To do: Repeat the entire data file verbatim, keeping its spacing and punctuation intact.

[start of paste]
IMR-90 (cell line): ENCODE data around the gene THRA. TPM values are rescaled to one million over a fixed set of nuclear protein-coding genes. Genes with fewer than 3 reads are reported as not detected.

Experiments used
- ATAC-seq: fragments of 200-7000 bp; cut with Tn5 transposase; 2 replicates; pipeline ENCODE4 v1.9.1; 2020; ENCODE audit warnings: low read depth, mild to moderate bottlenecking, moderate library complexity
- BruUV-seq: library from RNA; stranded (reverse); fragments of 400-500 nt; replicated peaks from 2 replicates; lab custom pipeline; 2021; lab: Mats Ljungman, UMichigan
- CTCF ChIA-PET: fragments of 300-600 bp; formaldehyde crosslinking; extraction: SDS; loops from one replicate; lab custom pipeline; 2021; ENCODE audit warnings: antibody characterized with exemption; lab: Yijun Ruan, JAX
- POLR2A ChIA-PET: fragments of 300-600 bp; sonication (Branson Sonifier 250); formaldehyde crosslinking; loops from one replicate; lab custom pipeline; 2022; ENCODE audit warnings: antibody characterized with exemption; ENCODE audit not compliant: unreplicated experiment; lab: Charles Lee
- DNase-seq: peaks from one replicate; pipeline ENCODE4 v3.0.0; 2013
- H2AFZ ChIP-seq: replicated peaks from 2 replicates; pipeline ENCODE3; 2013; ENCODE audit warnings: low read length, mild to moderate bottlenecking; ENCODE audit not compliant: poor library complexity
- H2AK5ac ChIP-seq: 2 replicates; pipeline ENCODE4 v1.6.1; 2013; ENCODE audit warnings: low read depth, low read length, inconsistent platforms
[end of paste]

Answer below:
IMR-90 (cell line): ENCODE data around the gene THRA. TPM values are rescaled to one million over a fixed set of nuclear protein-coding genes. Genes with fewer than 3 reads are reported as not detected.

Experiments used
- ATAC-seq: fragments of 200-7000 bp; cut with Tn5 transposase; 2 replicates; pipeline ENCODE4 v1.9.1; 2020; ENCODE audit warnings: low read depth, mild to moderate bottlenecking, moderate library complexity
- BruUV-seq: library from RNA; stranded (reverse); fragments of 400-500 nt; replicated peaks from 2 replicates; lab custom pipeline; 2021; lab: Mats Ljungman, UMichigan
- CTCF ChIA-PET: fragments of 300-600 bp; formaldehyde crosslinking; extraction: SDS; loops from one replicate; lab custom pipeline; 2021; ENCODE audit warnings: antibody characterized with exemption; lab: Yijun Ruan, JAX
- POLR2A ChIA-PET: fragments of 300-600 bp; sonication (Branson Sonifier 250); formaldehyde crosslinking; loops from one replicate; lab custom pipeline; 2022; ENCODE audit warnings: antibody characterized with exemption; ENCODE audit not compliant: unreplicated experiment; lab: Charles Lee
- DNase-seq: peaks from one replicate; pipeline ENCODE4 v3.0.0; 2013
- H2AFZ ChIP-seq: replicated peaks from 2 replicates; pipeline ENCODE3; 2013; ENCODE audit warnings: low read length, mild to moderate bottlenecking; ENCODE audit not compliant: poor library complexity
- H2AK5ac ChIP-seq: 2 replicates; pipeline ENCODE4 v1.6.1; 2013; ENCODE audit warnings: low read depth, low read length, inconsistent platforms